From: L.Antonia Codling
Sent: Wednesday, November 29, 2006 6:44 PM
To: ALAA MEMBERS
Subject: Tomorrow’s Contract Vote – Which way forward…
I don’t think that any one of us could accurately predict our future one way or the other after tomorrow’s vote. So the question for me is, as a 9 year veteran of the Executive Board (who is about to retire), whether the members are prepared to stand up for any Union principles — ever (if not in this K, when).
Just over 2 years ago we stood quietly by as prior management ran this organization nearly into bankruptcy — not only did we remain silent about the corruption, we joined the Society to successfully lobby for millions of $ to save this organization. We have never waged a successful fight against management to address the 86% and 88% K they entered into with the City; we have never, ever waged a successful struggle against the 200+ clients that JRD is forced to represent. We have been unsuccessful at securing meaningful flex time or comp time in non-CDD Divisions. We recommened givebacks when our junior staff is faced with layoffs — we recommend givebacks when nobody is presently facing layoffs… We need to determine our bottom line — We need to determine what we stand for and what we’ll fall for.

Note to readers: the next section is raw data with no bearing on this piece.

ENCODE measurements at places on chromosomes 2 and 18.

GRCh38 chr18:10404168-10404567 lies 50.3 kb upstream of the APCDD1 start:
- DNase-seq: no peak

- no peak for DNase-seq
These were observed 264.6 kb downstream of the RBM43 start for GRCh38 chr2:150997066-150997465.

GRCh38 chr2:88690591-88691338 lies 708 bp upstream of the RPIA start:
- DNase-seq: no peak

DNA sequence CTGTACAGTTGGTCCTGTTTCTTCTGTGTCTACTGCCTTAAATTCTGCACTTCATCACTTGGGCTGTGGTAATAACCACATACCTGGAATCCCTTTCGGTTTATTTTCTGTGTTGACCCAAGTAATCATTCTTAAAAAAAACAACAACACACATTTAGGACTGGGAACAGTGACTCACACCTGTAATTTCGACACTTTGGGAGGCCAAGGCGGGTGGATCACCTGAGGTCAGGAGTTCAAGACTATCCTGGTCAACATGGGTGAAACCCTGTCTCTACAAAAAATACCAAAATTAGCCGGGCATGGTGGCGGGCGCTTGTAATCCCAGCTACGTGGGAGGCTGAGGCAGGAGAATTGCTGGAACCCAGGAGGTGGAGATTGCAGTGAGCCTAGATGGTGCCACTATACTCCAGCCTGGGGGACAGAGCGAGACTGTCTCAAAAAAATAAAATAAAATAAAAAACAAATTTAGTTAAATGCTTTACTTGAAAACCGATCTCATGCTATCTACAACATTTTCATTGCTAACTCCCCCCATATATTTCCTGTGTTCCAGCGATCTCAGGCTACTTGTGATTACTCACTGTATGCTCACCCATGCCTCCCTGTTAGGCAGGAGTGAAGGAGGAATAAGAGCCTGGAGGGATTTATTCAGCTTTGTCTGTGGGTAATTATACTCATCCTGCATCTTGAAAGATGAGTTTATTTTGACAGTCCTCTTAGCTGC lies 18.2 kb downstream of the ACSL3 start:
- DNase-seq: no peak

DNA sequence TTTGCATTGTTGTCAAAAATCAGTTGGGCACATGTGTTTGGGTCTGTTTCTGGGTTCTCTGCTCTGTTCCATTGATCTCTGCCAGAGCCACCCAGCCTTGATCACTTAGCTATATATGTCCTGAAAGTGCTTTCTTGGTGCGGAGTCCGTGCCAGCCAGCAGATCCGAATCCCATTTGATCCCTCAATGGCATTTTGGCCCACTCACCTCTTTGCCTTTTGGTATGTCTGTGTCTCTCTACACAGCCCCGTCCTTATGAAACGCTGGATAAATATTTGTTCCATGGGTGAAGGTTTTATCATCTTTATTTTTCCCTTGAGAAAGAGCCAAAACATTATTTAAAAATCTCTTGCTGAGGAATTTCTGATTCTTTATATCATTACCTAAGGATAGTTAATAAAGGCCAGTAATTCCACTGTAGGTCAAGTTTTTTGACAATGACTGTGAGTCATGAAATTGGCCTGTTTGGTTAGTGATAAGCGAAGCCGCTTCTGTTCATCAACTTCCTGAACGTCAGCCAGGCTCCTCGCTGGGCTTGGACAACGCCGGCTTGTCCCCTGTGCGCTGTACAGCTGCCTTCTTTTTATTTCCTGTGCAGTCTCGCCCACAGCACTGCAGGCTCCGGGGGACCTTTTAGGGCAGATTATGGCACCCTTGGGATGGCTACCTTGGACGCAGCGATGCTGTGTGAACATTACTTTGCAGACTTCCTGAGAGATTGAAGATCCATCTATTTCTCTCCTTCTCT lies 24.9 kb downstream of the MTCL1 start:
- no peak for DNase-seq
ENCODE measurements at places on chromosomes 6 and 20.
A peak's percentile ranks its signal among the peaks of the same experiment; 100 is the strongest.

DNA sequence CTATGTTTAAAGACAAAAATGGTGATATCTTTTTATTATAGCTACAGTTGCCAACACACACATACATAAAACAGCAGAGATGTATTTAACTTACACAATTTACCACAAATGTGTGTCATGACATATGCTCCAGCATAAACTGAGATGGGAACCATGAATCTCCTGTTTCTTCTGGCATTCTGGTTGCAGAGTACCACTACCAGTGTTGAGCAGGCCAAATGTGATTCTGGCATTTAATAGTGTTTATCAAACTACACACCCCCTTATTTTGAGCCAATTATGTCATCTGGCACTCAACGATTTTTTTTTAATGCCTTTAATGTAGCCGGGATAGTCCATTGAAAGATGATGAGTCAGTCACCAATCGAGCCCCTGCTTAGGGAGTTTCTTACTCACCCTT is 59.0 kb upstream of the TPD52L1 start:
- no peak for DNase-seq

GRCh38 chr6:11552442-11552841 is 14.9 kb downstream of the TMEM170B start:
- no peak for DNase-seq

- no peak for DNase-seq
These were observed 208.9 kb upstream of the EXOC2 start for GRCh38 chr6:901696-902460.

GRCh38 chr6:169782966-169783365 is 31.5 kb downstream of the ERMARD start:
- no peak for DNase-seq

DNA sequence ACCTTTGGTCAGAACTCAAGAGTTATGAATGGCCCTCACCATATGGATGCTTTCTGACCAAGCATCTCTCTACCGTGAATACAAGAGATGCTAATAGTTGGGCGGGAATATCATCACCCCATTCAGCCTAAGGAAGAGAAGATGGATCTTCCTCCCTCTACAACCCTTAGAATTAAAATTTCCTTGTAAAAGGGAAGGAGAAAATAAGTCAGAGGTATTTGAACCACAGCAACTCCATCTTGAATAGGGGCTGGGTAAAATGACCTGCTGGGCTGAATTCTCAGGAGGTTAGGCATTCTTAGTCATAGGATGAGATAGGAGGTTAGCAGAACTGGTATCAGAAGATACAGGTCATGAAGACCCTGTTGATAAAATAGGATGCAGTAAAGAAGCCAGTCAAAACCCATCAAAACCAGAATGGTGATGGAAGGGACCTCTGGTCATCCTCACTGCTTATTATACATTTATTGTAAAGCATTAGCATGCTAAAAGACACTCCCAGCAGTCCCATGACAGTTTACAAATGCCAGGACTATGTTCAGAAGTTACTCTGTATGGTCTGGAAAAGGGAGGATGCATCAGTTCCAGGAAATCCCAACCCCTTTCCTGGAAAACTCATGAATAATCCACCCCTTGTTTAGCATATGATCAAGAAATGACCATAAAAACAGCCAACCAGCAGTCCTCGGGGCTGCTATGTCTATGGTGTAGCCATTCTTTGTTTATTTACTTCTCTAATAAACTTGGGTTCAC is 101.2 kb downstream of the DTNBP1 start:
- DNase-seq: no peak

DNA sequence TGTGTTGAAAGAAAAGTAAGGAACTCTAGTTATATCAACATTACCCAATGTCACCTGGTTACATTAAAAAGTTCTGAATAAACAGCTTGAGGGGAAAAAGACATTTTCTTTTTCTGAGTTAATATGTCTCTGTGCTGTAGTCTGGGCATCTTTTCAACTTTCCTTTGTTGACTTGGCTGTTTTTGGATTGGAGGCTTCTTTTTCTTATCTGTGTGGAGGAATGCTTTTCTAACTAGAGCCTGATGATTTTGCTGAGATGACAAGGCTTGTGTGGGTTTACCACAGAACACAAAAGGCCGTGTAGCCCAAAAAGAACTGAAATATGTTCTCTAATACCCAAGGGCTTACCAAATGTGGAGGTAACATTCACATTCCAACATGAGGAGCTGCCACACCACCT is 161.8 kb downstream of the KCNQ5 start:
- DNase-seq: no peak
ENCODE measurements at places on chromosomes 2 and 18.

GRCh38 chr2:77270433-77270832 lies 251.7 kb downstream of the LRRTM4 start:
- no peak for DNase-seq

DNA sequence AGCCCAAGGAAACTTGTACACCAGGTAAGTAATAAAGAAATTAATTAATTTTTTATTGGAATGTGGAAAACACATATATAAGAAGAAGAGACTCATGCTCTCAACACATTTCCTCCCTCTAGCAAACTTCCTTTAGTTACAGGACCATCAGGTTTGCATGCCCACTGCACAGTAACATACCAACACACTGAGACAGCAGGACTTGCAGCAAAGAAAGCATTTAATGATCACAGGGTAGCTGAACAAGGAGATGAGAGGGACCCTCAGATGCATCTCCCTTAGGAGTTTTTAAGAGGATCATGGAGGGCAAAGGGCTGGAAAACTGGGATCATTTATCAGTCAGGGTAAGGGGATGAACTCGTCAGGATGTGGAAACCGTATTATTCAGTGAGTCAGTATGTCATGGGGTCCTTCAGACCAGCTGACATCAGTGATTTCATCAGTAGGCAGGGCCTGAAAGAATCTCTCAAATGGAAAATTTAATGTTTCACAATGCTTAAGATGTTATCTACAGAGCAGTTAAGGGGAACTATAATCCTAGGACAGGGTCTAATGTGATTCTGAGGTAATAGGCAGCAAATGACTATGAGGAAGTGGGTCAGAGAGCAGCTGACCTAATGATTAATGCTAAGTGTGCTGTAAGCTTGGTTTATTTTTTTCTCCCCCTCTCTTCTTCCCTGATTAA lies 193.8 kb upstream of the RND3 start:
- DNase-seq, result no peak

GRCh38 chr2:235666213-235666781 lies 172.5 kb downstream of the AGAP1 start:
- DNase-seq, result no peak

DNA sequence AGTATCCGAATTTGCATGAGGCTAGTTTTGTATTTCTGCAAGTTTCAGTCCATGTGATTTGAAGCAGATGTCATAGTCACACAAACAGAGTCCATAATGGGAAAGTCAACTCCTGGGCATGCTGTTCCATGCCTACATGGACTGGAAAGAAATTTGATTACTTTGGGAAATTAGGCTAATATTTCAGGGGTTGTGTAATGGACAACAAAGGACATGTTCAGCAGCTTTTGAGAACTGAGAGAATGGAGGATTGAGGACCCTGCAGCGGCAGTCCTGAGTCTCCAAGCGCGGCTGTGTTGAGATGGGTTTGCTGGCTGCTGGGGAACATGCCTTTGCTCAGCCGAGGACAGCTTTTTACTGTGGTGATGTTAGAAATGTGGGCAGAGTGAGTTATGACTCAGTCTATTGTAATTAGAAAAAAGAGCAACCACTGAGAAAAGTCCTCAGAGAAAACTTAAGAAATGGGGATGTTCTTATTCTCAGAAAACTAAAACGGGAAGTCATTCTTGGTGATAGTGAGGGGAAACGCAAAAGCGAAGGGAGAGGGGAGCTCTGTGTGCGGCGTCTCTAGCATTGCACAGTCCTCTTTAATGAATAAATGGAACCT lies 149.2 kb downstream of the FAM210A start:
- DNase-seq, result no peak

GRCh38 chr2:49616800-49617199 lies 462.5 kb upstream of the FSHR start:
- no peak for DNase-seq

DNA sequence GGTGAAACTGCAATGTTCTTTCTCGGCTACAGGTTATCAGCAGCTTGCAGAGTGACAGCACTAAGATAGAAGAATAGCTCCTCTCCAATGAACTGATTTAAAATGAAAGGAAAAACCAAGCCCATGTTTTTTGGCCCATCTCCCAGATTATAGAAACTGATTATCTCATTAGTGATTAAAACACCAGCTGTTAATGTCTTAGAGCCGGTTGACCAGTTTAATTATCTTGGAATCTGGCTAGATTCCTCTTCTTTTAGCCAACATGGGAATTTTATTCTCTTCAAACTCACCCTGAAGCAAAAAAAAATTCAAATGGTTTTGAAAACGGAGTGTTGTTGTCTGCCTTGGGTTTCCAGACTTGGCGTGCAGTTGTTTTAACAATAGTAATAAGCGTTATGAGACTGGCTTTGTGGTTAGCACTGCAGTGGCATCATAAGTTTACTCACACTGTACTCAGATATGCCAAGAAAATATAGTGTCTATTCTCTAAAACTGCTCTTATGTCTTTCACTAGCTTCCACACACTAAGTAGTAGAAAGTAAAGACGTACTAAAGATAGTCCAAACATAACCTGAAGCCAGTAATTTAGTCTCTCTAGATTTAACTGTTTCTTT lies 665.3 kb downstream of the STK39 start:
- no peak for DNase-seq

If now is not the time, then when? If we vote yes tomorrow, and LAS still does not get the RFP work in Brooklyn or CAB, what will we be willing to fight for next year — to do more work with less money in order to save jobs? Will we give back our 2006 “bonuses” to save this institution — one that does not even respect us enough to give us a non-voting seat on its Board.
ALAA has a history. Every member is given a Union packet when they arrive. Active or not, union dues are deducted from each of our paychecks.
I have already announced my recommendation to the members to vote “no” (reasons and suggestions in subsequent email). However, at this time, I don’t care how the majority of the members vote. If the majority votes for this K tomorrow, then clearly the majority perceives that now is not the time to fight for anything. But when do we stand in solidarity together — when do we struggle to fight for a better LAS for ourselves and our clients?